"The extract is much used in dyeing and painting chintz, and other cloths; combined with vitriolic salts, a black colour is produced; mixed with oil, they paint the beams and walls of houses to preserve them, and to defend them from the destructive white ants; it is so retimes mixed with their wall plaister.

"The black physicians of this country divide the diseases of mankind, as well as their medicines, into hot and cold; to the cold disease they oppose a hot medicine, and to the hot disease a cooling medicine, among which last, this Extract is supposed to be very powerful.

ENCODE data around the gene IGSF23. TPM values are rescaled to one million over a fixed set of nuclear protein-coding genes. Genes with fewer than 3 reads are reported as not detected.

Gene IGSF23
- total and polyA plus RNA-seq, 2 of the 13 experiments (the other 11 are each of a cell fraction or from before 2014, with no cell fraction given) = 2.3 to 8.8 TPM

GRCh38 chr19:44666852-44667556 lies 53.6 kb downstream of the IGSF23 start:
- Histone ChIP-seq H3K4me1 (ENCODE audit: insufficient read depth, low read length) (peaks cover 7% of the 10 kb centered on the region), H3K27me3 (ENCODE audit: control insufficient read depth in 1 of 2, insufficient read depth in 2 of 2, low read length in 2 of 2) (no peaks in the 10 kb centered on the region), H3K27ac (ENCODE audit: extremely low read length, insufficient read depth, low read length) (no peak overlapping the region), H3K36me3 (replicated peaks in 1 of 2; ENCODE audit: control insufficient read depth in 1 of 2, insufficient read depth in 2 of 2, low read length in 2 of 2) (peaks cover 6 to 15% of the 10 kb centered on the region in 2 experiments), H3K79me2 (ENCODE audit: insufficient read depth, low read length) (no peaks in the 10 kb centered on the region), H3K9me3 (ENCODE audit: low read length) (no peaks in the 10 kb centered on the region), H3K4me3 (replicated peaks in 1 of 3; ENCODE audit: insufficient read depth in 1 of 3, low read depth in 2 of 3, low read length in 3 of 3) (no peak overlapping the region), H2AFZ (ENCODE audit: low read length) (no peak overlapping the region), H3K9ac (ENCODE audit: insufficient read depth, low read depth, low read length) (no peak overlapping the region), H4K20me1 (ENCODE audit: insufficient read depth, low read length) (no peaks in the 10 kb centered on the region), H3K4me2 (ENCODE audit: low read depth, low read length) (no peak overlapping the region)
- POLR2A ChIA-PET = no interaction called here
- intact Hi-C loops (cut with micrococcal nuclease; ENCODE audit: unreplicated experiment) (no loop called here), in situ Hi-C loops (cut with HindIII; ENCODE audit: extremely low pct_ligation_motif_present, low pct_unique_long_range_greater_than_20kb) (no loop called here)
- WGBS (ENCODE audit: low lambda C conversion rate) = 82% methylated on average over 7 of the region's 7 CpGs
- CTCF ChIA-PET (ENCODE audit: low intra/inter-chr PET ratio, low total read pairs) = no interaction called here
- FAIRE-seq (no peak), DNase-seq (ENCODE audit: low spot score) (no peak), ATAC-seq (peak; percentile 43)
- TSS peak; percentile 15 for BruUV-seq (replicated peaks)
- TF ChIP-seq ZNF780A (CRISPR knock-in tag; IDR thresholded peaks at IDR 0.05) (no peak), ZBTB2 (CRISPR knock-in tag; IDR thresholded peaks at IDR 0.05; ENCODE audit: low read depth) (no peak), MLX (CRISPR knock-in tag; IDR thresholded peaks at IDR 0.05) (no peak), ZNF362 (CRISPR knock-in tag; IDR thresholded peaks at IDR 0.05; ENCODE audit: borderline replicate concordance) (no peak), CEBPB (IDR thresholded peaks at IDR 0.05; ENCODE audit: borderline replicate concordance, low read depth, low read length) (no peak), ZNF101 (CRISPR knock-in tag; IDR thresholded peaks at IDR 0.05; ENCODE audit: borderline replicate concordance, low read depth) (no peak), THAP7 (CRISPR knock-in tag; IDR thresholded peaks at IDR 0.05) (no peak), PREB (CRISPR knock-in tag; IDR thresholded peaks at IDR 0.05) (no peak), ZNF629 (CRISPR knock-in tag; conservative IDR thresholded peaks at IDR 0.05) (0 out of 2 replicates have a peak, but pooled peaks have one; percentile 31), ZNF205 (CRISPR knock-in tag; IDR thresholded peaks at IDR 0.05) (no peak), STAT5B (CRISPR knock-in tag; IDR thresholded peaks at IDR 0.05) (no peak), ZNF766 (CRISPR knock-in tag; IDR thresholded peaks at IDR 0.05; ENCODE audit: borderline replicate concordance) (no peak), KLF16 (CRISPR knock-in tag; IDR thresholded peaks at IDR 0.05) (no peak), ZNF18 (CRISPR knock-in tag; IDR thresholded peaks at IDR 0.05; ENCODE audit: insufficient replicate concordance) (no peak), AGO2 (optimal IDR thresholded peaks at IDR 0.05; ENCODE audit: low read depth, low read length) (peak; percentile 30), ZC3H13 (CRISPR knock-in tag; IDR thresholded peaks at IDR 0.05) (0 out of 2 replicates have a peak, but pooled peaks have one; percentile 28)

"The extract is a principal ingredient in one of their ointments of great repute, composed of blue vitriol four drachms, Japan earth four ounces, alum nine drachms, white resin four ounces; these are reduced to a fine powder, and mixed with the hand, adding olive oil ten ounces, and water sufficient to bring the mass to the proper consistence of an ointment. This ointment is used in every sore, from a fresh wound. A gentleman (Mr. Robert Hunter, Surgeon to the Patna Factory) of great practice, told me, he used this ointment with success beyond expectation; and he remarks, that whether it is owing to the laxity of the solids in this hot climate, or to some other cause, he is clearly of opinion, that our greasy ointments have not the desired effect. Certain it is they avoid that empyreuma which our ointments often receive in boiling which cannot be a promising application to a tender sore. As to the virtues of this Extract in European practice, I must be silent; they are already better described than I can pretend to do."